Walking the nighttime perimeter of his base in Kabul, Afghanistan, First Lieutenant Scott Yaglowski ’12 (CLAS) may well be dreaming of wings. Wings from Wings Over Storrs. The West Texas Mesquite to be precise.
Yaglowski says going out for those wings is one of the first things he plans to do when his tour ends and he comes home to Connecticut, in December or January. At the top of his list, however, is seeing his family in Newington and hugging his little sister.
Unfortunately he will have to wait a bit longer to hug his older sister. Krista Yaglowski ’09 (BUS), also an Army First Lieutenant in the Connecticut National Guard, is stationed in Kosovo until the spring.
“The most difficult part of this deployment is yet to come — the holiday season,” said Krista in an email. “I come from a very close family and I will miss them dearly during the Thanksgiving and Christmas weeks.”
The Yaglowski siblings both ended up in the Guard because of Scott’s time as an ROTC cadet at UConn. By then Krista had graduated from UConn with a degree in Business Marketing and was quickly moving up the ladder at an HVAC company. But she says she wasn’t finding it very rewarding or challenging.
“Scott was involved with ROTC and it was all he ever talked about,” said Krista. “The more I learned the more it intrigued me.”
Scott set her up with a recruiter and, “After only one meeting discussing my options I knew the exact job I wanted and the path to getting there. I had to join,” she says.
Krista is now part of the aviation battalion staff and also works in public affairs for the peacekeeping mission in Kosovo.
Scott, who works as a firefighter in Danbury, is now responsible for controlling the defenses of the NATO-led Resolution Support Mission HQ in Kabul, which trains Afghans to be in charge of their own government and military.
Talking to UConn Today by phone, Scott described the office building he was in as one that “could be pretty much anywhere.” Outside the window, though, are “very tall mountains in the distance, and, closer, the city of Kabul. Across the street is the U.S. Embassy and the Afghan Presidential Palace.”
Scott said his first impression of Kabul was very different from the images he had in his mind. “I expected desert, lots of sand. Instead it is very populated, built up, lots of roads, buildings, embassies. And there is desert, yes, but also mountains in all directions.”
His base is home to about 2,500 people from 42 countries, with some 30 generals in the mix. On any given night, he may be doing patrols with soldiers from seven other nations. One of the biggest challenges, of course, is the number of languages spoken.
“You learn a little of theirs, they learn a little of yours. And everyone uses lots of hand signals,” said Scott. “Even working with the Brits and Australians can be tricky, they have different words for different things. The Australians will say we are meeting in a fortnight.”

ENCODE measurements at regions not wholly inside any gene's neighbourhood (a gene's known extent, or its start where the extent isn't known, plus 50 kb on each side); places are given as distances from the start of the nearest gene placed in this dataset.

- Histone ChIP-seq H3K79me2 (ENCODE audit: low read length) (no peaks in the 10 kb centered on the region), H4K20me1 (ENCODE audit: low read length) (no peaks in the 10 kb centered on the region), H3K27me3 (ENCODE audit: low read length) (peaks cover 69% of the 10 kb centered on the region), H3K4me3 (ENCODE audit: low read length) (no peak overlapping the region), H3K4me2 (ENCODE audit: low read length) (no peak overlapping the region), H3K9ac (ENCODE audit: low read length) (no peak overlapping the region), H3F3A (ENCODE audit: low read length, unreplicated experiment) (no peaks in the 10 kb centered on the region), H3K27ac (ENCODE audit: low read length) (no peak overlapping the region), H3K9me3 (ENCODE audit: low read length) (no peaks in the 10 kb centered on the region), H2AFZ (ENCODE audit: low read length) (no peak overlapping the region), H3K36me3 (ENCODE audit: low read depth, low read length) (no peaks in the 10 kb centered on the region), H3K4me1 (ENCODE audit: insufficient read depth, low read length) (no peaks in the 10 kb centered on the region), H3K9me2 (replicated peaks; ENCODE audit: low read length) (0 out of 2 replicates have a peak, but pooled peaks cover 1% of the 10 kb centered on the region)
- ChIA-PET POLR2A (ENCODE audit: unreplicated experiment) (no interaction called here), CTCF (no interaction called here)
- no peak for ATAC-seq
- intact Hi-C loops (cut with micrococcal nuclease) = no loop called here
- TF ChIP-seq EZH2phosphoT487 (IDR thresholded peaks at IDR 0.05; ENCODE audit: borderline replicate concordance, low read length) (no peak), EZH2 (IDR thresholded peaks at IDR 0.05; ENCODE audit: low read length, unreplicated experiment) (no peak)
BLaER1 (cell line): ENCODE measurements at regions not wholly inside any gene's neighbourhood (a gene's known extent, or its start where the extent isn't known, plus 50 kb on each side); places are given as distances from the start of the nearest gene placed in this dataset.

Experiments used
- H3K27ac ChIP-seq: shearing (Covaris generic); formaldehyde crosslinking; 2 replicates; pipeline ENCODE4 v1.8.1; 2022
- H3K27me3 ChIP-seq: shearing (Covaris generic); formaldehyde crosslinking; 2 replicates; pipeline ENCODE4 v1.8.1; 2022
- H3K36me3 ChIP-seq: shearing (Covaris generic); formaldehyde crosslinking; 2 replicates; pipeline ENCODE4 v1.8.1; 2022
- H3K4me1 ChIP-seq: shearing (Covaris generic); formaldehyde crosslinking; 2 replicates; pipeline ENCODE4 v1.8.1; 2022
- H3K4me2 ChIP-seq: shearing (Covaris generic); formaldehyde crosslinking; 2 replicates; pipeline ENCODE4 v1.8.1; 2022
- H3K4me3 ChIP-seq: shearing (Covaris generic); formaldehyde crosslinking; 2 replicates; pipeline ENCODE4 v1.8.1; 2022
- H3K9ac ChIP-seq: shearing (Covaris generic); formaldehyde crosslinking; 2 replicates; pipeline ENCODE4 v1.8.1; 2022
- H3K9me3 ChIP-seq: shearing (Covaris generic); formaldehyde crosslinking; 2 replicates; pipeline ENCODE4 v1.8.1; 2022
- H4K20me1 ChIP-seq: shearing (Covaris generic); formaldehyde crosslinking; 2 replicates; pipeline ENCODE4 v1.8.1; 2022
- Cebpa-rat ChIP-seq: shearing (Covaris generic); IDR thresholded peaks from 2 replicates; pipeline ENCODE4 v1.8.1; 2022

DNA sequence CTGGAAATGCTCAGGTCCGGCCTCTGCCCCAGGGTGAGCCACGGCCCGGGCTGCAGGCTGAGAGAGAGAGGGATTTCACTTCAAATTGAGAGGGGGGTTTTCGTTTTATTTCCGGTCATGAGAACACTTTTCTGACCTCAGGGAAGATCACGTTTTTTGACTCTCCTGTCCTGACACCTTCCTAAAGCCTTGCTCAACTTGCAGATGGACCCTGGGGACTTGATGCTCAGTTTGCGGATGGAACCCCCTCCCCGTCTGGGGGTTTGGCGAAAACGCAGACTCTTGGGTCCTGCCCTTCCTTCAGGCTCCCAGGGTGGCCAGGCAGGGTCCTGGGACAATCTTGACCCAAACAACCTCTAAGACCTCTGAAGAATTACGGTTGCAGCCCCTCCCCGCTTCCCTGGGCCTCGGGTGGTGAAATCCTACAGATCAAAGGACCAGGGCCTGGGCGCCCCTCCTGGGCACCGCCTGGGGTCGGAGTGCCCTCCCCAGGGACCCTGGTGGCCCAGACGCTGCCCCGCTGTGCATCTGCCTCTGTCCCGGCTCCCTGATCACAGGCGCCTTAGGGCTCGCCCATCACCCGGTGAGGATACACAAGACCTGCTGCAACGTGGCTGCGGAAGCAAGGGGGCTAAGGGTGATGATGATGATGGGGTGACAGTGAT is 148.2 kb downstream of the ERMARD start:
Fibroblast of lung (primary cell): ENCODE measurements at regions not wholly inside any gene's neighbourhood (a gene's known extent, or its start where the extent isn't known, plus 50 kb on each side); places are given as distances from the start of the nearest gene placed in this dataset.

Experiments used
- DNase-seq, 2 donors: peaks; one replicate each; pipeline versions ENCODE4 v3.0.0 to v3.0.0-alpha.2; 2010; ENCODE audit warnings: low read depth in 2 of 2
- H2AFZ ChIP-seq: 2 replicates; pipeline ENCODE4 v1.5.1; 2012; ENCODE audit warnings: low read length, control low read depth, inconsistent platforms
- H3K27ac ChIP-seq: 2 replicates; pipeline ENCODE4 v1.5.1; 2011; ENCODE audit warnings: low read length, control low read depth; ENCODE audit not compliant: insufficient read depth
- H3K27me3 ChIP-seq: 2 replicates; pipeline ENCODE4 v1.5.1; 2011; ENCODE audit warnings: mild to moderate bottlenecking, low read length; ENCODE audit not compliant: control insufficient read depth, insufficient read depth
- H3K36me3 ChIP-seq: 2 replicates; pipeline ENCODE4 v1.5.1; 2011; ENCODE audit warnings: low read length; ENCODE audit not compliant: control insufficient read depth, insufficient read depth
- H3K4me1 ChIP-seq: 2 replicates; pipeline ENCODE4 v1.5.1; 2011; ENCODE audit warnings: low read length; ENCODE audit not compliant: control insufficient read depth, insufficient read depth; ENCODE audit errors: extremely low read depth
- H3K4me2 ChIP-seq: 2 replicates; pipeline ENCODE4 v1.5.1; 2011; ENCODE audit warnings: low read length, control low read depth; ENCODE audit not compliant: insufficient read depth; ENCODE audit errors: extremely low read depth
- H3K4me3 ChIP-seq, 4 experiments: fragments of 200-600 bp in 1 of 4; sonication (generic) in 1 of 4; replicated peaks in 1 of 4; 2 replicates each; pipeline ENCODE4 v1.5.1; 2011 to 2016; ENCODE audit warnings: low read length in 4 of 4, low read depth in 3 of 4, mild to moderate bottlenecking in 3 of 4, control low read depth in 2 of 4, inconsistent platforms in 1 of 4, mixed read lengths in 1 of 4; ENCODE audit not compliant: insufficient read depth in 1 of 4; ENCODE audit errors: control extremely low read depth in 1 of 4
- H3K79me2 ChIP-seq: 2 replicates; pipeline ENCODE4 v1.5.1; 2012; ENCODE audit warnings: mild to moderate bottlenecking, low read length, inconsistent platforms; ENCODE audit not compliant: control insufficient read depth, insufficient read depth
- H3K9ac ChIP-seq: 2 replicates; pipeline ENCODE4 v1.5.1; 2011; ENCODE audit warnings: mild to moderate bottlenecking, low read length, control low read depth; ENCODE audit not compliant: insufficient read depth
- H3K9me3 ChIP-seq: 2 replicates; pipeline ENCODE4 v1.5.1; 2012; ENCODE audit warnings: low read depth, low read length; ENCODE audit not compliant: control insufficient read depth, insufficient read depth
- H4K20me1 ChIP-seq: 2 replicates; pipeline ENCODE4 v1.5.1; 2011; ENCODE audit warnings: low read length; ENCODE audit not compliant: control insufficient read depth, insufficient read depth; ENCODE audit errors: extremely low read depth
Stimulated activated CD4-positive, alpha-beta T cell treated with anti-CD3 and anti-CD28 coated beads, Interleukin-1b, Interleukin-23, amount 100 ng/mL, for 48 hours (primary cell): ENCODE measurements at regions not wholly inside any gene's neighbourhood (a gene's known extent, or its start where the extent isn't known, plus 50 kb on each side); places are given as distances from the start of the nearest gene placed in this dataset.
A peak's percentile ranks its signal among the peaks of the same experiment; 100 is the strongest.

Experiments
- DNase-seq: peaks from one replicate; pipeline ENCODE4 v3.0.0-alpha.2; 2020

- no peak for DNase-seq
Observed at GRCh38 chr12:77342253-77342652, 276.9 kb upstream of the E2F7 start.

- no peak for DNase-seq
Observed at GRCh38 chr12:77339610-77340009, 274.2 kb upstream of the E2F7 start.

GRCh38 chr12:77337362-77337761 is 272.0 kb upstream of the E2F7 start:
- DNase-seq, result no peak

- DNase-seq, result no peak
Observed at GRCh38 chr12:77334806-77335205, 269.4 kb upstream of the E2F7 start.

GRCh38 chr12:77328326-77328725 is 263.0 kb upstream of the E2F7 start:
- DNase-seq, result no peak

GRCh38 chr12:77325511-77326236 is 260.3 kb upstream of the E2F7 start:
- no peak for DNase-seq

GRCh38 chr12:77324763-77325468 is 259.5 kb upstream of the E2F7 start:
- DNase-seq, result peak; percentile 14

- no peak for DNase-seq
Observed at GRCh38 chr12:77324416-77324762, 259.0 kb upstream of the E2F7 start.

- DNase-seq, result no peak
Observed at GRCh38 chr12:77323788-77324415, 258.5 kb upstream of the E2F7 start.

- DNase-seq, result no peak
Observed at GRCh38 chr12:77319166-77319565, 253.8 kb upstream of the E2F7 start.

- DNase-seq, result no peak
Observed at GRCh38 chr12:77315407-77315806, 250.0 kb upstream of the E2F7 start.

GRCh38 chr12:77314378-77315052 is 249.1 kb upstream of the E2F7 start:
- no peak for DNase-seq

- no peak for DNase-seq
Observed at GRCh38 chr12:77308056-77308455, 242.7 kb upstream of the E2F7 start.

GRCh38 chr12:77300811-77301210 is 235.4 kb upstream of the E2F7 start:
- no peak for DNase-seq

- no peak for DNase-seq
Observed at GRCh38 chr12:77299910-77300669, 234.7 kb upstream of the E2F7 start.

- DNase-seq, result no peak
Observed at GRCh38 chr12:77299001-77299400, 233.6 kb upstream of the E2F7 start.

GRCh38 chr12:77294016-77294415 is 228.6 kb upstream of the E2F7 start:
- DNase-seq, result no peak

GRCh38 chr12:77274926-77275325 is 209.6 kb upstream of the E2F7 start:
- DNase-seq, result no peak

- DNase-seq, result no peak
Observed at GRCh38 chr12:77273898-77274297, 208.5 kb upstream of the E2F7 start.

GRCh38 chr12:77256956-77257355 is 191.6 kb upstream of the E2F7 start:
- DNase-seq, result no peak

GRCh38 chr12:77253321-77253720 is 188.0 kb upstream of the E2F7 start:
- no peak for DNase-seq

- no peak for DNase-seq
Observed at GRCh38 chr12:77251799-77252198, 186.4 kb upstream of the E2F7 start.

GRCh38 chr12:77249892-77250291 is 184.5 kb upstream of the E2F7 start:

Scott said his time at UConn prepared him well for the job he’s doing. “My sociology professors taught me about looking at things with an open mind. Learning about different people and cultures and how they interact with each other and society without the cultural biases of your own society.”
Cultural awareness classes in ROTC and pre-mobilization training helped with that, too. “You need to know that certain gestures, for instance, can be considered offensive. You don’t wave at people with your left hand or show people the bottom of your feet — that would be disrespectful,” said Scott, adding that the Afghans have been very friendly and welcoming. “If you go to the Bazaar they will walk you over to their shop and they want to sit with you, talk with you, have tea and ask about your family. The kids wave and give you a thumbs up.”
Krista, too, has found her Kosovo community welcoming of foreign troops. “They are very friendly and pro-NATO and Americans. We interact with them on a daily basis, whether it be joint training, teaching English to students, or participating in community events.”
The Yaglowskis say they are happy the time difference is just a couple of hours between Kosovo and Kabul, so they can talk frequently to bounce ideas off one another, talk about what they’ll do when they get home, and maintain their well-honed sibling rivalry.
“There’s always been competition between us,” said Scott. “Everything from high school SAT scores to written flight tests to who got commissioned first. She thought she was gonna’ win that one but I ended up getting ‘in country’ first.” That was because while Krista was waiting for her unit’s scheduled deployment in May, Scott volunteered to go in April with a unit that was needed on short notice.
“We’ve always been competitive,” acknowledges Krista. “We don’t keep score, but I think I got up water skiing in fewer tries than Scott did! He tends to be more competitive when it comes to the military and progression (through the ranks). I think it comes from being the younger brother who joined first. As we’ve grown up, he’s become much more protective and taken on an older brother role. Since I signed a year after him, it just amplified that in this aspect. I would go to him for information and advice as I was learning the trade.”
This is especially true because theirs is not a family with a military tradition, she said. Although, “Who knows? Maybe we’ve started one.”